Without a doubt, today's latest performance parts improve power, driveability, and efficiency over yesterday's factory or aftermarket offerings. to prove our point with regard to the venerable big-block Chevy, we enlisted the help of joey Diorio. His 454-powered '55 Bel air was your typical mid- '80s street/strip buildup. a diehard Chevy man, joey D has been working on small- and big-blocks since the 1960s. His no-jive-five-five (nj55) is a regular street driver that goes to the strip a few times a year and is equipped with a '70s 454/425hp replacement long-block with rectangular port heads. thousands of these replacement motors were sold during the 1970s and 1980s, and we're gonna show you how to make any big-block better.
We chose five key components to update the big-block. By swapping to today's high-tech parts, we knew the '55 could be a better contender on the ever-tougher streets of Jersey. Our first component of choice went right to the heart of the motor: Lunati's latest in camshaft technology, a Voodoo solid street roller. This solid roller stick will offer added lift, vacuum, efficiency, torque, and horsepower over the flat tappet hydraulic it replaces.
For a comparison as fair as possible, we chose a cam with a similar duration, but because it's a roller, the valve will see over .100-inch more lift. The extra lift will dramatically improve street driveability and torque. In the 454 is an old Lunati flat tappet hydraulic with .550-inch lift and 245 @ .050 duration with a 108-degree lobe separation angle. The new Voodoo delivers .655/.663-inch lift and similar 243/249 @ .050 duration with a wider 110 LSA, which should broaden the power curve a bunch.
Before Joey D could try the cam swap, we needed baseline numbers from the Northeast's premier dragstrip (Raceway Park in Englishtown, New Jersey) and dyno digits (SLP Performance Parts in Toms River, New Jersey). E-Town is famous for its great hook, and SLP has a state-of-the-art SuperFlow chassis dyno. Here were the baseline results for e.t. and rear wheel horsepower. At the track on 15-inch Nitto drag radials, the NJ55 went 12.77 at 107.89 mph, while it spun the dyno rollers to 329 hp.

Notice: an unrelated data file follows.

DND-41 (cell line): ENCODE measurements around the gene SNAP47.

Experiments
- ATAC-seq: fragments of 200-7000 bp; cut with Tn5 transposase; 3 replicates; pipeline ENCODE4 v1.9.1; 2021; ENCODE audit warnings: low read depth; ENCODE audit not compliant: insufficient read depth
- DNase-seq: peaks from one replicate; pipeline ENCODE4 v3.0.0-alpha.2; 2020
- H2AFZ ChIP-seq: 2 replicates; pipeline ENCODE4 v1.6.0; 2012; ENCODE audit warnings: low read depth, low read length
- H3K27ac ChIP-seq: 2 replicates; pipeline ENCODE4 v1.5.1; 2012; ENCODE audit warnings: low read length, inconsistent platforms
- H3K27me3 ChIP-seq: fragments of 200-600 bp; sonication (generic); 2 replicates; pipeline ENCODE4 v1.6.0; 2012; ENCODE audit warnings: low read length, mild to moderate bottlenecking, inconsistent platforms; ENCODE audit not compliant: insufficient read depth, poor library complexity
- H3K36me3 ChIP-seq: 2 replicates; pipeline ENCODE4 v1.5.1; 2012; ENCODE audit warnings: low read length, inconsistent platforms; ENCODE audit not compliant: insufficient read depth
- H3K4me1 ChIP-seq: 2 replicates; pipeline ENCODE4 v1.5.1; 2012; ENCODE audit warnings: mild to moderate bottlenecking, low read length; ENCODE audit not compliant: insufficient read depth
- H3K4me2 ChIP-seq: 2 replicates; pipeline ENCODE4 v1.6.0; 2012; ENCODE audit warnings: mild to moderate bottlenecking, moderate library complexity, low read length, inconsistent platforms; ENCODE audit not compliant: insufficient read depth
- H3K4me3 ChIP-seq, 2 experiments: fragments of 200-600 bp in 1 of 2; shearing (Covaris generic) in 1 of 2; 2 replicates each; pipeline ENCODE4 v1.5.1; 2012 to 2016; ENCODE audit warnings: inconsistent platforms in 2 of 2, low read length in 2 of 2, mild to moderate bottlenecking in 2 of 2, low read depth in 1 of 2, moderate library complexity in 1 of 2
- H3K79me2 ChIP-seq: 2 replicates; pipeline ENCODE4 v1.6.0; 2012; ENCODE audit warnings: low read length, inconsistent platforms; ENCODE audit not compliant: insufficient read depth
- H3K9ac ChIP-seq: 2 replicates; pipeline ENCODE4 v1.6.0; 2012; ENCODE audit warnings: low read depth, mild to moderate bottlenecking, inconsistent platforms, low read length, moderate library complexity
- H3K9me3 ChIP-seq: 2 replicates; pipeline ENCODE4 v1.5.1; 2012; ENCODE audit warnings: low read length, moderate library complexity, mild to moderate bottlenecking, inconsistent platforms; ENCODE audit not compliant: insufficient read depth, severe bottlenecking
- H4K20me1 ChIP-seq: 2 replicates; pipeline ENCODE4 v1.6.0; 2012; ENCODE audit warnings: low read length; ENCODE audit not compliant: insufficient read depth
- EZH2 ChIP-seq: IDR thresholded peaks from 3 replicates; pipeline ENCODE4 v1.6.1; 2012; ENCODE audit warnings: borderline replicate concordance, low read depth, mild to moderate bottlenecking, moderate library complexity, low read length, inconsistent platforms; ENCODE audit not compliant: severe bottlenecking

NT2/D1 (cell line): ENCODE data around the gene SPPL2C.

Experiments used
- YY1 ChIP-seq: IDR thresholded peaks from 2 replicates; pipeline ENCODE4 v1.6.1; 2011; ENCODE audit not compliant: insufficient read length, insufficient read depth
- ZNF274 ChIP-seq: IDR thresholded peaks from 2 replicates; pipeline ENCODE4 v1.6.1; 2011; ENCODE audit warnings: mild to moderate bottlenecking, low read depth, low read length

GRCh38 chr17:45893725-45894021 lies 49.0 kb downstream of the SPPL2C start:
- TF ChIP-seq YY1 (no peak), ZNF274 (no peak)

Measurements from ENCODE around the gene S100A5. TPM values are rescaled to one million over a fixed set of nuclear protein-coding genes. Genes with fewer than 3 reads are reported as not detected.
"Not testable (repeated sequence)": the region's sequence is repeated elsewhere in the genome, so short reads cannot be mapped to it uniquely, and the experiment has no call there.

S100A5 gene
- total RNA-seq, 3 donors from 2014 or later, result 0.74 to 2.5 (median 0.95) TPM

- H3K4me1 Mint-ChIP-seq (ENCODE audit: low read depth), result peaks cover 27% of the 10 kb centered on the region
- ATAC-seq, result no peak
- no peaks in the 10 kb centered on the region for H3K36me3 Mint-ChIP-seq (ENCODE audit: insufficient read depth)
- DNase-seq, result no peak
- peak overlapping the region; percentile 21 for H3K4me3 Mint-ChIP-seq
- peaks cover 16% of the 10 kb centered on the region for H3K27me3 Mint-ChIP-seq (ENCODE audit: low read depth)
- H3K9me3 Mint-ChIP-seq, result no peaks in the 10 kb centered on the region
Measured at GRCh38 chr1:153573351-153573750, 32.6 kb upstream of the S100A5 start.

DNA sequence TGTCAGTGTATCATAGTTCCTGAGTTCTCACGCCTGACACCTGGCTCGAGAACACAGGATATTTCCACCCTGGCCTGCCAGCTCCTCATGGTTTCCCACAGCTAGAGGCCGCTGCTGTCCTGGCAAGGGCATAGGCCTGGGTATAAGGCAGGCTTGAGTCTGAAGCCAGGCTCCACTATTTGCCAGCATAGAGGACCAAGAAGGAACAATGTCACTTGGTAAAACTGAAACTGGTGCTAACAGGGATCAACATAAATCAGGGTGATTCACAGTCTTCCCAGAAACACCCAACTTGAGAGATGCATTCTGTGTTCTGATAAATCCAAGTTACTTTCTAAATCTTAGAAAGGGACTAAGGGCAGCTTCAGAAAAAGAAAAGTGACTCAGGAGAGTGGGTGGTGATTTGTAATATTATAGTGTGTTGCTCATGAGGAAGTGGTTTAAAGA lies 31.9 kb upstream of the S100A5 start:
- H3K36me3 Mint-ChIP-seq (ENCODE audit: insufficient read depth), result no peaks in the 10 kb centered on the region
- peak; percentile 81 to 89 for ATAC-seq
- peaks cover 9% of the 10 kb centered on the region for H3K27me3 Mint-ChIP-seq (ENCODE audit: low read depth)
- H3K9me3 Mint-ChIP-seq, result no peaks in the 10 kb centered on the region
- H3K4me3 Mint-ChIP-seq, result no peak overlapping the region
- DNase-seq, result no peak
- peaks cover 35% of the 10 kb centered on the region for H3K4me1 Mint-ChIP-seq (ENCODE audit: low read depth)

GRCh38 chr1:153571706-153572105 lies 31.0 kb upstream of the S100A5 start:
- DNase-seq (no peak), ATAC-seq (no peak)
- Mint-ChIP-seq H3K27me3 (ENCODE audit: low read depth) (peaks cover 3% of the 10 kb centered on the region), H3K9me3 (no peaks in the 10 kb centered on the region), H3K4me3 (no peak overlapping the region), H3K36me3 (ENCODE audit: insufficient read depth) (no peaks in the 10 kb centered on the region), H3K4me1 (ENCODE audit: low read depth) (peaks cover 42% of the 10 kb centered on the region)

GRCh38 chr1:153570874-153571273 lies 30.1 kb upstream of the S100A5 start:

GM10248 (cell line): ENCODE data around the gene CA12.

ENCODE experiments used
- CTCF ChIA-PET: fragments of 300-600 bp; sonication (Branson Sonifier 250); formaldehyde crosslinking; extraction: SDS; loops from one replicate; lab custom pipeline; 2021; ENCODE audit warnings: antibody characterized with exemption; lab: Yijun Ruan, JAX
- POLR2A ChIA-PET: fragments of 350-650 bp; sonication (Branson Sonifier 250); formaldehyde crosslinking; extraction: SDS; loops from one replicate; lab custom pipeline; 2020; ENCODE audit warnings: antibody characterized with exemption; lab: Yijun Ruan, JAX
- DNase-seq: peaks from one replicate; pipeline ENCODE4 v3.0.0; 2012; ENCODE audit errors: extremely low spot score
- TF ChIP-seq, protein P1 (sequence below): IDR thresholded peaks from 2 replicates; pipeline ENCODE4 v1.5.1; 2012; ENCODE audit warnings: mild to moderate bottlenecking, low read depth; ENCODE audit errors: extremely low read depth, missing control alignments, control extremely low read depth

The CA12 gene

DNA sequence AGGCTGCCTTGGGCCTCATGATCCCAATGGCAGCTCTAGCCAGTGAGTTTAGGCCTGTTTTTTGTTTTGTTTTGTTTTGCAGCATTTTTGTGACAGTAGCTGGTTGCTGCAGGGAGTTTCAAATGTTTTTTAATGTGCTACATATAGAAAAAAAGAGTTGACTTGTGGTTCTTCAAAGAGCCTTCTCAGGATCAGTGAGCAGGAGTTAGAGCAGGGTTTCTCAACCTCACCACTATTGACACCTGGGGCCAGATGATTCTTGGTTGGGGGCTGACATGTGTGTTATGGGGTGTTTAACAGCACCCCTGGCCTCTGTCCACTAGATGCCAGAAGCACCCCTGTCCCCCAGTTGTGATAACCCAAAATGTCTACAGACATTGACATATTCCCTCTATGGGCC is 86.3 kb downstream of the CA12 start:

With solid baseline numbers, Joey got busy installing the cam kit (cam, lifters, springs, retainers, roller rockers, pushrods, and timing set) at his home workshop. Initially, the cam was installed with 4 degrees of retard. The retarded cam timing bled off 40 psi of cranking compression (only 135 psi), causing the motor to feel somewhat sluggish. Once the cam was degreed in to the cam card (4 degrees advanced), cranking compression went back up to 175 psi. Before the cam swap the cranking compression was 170 psi in all eight cylinders. Here we definitely illustrated how important it is to degree in the cam.
Once the new stick was properly positioned, the idle vacuum (1,100 rpm) was up 3 inches and we noticed increased throttle response and driveability. Unfortunately, the Rat would consistently start breaking up at 5,100 rpm. With that problem and four more parts to test, we hoped we'd find the solution while dyno testing at SLP. On the dyno, we could closely monitor the air/fuel mixture ratio.